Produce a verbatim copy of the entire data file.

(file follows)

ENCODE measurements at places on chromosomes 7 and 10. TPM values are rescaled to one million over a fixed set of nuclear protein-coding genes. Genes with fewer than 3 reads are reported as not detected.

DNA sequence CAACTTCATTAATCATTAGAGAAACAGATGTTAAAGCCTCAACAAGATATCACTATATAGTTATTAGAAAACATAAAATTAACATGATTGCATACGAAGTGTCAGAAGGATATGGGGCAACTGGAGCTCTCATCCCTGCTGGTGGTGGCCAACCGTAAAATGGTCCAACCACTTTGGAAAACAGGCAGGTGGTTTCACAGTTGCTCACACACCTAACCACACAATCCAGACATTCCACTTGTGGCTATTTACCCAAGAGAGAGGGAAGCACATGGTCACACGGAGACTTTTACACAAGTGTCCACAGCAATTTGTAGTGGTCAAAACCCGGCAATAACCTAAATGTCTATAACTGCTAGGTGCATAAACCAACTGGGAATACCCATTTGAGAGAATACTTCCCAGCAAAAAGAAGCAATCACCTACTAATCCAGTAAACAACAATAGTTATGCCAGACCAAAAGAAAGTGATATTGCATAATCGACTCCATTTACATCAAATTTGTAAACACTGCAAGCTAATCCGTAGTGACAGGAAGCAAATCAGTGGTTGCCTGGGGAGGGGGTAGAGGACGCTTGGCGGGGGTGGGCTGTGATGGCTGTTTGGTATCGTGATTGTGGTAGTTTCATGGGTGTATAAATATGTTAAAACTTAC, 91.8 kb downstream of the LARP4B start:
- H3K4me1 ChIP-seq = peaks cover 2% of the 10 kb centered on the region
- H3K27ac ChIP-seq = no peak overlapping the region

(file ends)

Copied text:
ENCODE measurements at places on chromosomes 7 and 10. TPM values are rescaled to one million over a fixed set of nuclear protein-coding genes. Genes with fewer than 3 reads are reported as not detected.

DNA sequence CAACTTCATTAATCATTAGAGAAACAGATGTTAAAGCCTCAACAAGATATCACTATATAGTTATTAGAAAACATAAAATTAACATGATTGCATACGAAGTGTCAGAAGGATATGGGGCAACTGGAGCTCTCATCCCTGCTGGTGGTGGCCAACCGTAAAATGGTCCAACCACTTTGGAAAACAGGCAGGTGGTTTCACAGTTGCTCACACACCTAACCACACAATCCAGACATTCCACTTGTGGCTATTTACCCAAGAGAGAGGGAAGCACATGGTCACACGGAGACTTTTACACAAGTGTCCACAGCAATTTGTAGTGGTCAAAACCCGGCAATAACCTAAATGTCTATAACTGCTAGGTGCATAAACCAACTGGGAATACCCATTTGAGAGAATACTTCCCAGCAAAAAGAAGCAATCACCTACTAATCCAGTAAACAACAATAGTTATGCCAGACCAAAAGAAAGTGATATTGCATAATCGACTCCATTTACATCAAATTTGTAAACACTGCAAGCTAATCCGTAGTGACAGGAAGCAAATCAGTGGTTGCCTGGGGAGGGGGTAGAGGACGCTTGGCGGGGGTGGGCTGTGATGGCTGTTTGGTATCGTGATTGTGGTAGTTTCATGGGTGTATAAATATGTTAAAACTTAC, 91.8 kb downstream of the LARP4B start:
- H3K4me1 ChIP-seq = peaks cover 2% of the 10 kb centered on the region
- H3K27ac ChIP-seq = no peak overlapping the region